Roy Tennant, The Straight Dope on OAIster, HangingTogether, September 21, 2009.
Roy Tennant, Clarification on OCLC/OAIster Transfer, HangingTogether, September 23, 2009.
The International Network for the Availability of Scientific Publications recently released its Autumn 2009 newsletter, which highlights INASP's Journals Online (JOLs) project. The JOLs provide a low-cost online publishing platform (based on Open Journal Systems) and capacity building for journals in developing countries, with the goal of providing OA to the journals' full text. Excerpt:
Pakistan is also being considered for a JOL.
The plaintiffs in the Google Book Search settlement today filed a motion with the court asking to delay the fairness hearing, scheduled for October 7. In a memo accompanying the motion, the plaintiffs explain that they are amending the preliminary settlement in light of discussions with the U.S. Department of Justice. From the memo:
Comment. This could be big. There's no shortage of criticism of the terms of the preliminary settlement; the question is which changes will Google and the plantiffs adopt, and whether DOJ will sign off on them.
Communicating knowledge: How and why UK researchers publish and disseminate their findings is a new study released this month by the Research Information Network and JISC. The report touches on some aspects related to OA; excerpts:
Open Access Scholarly Publishers Association, OASPA announces new board, press release, September 18, 2009.
Thomas Krichel has shared an email sent by OCLC to OAIster contributors.
Charles Bailey comments,
What appears to be lost in this strategy is free access to OAIster as a separate database after OCLC assumes full control of OAIster in 2010.
Nicholas Gruen, A League ladder of PSI openness?, Government 2.0 Taskforce, September 19, 2009.
Comment. I think the same concept could be gainfully applied to OA policies and practices. I don't know of any survey or ranking of OA across governments. (Students for Free Culture's Open University Campaign aims to apply the concept across individual universities.)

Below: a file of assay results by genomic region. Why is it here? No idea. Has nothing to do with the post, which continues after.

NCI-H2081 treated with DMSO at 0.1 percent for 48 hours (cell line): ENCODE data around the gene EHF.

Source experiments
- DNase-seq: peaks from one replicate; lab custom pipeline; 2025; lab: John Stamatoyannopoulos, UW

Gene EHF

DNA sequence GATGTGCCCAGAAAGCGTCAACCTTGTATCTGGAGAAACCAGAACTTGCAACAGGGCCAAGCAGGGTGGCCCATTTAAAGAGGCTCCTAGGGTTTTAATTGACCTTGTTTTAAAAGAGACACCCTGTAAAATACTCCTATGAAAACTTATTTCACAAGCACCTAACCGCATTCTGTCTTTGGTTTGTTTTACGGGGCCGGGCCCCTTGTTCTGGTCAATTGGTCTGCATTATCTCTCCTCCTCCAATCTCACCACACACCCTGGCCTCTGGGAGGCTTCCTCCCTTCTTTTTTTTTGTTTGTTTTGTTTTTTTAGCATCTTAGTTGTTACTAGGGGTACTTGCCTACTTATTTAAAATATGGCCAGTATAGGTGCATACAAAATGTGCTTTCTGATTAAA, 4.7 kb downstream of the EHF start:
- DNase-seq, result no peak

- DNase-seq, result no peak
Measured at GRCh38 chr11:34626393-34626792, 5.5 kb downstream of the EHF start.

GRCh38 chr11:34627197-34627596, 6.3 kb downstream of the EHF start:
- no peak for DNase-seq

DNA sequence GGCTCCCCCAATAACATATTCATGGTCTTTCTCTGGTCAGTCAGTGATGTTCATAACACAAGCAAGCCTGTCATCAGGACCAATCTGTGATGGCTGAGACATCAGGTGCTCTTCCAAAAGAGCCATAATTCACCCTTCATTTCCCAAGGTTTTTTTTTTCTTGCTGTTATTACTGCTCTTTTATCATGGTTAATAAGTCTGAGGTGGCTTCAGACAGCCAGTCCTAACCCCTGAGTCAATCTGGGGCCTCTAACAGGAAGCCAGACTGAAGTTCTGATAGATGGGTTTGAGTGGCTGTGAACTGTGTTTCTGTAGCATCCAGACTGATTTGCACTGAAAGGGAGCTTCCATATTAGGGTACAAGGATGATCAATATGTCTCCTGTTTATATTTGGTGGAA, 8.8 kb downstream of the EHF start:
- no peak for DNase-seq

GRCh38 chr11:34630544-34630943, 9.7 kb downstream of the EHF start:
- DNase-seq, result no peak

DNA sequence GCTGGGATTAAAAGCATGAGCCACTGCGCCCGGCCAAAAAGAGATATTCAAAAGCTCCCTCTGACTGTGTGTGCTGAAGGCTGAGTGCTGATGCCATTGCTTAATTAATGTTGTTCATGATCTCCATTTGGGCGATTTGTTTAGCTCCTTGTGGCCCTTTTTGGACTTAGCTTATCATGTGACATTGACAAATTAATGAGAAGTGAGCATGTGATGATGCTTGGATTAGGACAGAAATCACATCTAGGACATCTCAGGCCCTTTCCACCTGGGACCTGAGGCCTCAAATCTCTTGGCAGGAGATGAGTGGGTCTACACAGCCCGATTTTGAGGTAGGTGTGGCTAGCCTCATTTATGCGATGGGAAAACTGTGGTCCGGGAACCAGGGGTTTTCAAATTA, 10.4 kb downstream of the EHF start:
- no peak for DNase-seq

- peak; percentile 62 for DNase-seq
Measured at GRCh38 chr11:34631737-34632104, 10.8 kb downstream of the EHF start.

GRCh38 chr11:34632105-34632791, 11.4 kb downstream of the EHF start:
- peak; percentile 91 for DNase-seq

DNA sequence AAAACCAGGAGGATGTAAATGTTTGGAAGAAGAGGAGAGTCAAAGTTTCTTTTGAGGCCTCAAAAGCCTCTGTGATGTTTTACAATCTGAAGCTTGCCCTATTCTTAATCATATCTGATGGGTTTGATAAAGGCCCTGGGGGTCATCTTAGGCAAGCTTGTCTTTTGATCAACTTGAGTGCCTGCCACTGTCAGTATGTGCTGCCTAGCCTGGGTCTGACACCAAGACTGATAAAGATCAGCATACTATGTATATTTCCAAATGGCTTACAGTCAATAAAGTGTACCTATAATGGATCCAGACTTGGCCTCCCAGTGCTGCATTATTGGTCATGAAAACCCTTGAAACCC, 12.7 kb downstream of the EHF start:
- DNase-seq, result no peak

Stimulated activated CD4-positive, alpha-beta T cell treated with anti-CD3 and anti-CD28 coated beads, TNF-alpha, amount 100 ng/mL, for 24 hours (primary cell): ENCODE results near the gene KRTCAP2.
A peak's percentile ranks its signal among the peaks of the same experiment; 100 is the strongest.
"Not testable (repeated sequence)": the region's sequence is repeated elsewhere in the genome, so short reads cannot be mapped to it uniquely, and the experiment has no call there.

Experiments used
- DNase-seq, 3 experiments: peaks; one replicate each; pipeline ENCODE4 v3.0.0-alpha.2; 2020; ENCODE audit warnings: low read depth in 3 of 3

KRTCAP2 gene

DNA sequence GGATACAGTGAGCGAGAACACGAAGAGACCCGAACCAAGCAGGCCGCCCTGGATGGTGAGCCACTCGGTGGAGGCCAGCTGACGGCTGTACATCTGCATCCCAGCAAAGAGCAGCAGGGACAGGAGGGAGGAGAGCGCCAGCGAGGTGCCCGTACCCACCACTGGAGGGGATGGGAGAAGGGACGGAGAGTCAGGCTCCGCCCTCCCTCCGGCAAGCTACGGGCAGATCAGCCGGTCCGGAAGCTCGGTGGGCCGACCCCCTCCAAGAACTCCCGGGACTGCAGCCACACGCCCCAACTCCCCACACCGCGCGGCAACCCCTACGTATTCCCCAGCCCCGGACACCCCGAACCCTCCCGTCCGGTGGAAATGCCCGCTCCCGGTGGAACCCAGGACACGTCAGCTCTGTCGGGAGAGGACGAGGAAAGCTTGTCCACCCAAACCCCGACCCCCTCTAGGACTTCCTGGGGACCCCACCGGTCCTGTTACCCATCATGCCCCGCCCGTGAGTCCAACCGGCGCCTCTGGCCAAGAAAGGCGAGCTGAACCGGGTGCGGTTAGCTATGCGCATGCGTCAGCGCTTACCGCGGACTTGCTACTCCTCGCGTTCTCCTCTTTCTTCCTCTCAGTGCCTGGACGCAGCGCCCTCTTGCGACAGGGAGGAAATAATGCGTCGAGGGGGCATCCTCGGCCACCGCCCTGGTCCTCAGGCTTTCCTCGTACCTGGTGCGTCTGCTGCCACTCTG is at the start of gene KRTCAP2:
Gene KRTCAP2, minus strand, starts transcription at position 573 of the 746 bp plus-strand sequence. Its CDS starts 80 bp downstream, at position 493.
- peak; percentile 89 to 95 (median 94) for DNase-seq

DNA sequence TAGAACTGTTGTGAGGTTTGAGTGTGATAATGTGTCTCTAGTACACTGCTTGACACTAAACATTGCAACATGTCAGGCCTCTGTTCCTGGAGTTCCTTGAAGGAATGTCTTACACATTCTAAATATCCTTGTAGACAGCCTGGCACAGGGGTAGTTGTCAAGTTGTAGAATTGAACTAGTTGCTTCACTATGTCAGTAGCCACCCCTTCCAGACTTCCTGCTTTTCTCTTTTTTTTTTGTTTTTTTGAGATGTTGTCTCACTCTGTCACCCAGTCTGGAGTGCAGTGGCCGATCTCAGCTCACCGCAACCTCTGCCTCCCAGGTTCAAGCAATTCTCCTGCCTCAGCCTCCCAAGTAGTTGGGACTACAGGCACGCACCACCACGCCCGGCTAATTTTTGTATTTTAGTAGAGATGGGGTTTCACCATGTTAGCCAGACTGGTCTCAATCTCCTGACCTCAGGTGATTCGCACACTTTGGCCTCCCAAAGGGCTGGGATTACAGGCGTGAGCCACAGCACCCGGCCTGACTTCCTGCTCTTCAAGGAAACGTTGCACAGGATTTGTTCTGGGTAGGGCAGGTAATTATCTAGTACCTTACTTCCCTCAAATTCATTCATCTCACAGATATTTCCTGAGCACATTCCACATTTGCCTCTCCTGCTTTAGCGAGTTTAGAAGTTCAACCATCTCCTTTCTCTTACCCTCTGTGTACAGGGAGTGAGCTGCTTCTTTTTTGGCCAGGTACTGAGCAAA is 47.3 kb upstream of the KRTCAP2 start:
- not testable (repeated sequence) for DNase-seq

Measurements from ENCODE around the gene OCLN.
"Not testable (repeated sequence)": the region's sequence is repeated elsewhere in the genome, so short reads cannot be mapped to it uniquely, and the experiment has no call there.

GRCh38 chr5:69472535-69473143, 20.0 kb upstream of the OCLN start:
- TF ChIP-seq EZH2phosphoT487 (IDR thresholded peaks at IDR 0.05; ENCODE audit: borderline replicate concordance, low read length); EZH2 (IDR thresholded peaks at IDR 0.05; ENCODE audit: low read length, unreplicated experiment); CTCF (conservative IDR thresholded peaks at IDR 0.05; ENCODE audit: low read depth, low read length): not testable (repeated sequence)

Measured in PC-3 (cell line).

Keith Dawson, Amazon Delaying Public Domain Submissions On Kindle, Slashdot, September 18, 2009.
John B. Hare writes
Sam Rogers, Survey and Analysis of Electronic Journal Licenses for Long-Term Access Provisions in Tertiary New Zealand Academic Libraries, Serials Review, March 2009. Abstract:
A survey of New Zealand university and polytechnic libraries indicates what proportions of library e-journal holdings have archival rights or perpetual access clauses. The author then analyzes licenses from three universities for terms, permissions, and other details. The research indicates that less than 20% of the online holdings for most New Zealand educational libraries had a print duplicate, archive, or perpetual access right. Licenses failed to address these access and rights issues in 70% of the cases surveyed. The issues of long-term access to licensed materials are addressed in less than 30% of licenses and only by providers that are offering them.
National Endowment for the Humanities, NEH launches new online database, press release, September 21, 2009.
See also our past post on a similar tool from NIH.
Caroline J. Savage and Andrew J. Vickers, Empirical Study of Data Sharing by Authors Publishing in PLoS Journals, PLoS ONE, September 18, 2009. Abstract:
Update. See also the comments on the PLoS Medicine blog.
OCLC, OCLC Board of Trustees convenes Council to study and develop new WorldCat Record Use Policy, press release, September 14, 2009.
See also our past posts on WorldCat or OCLC.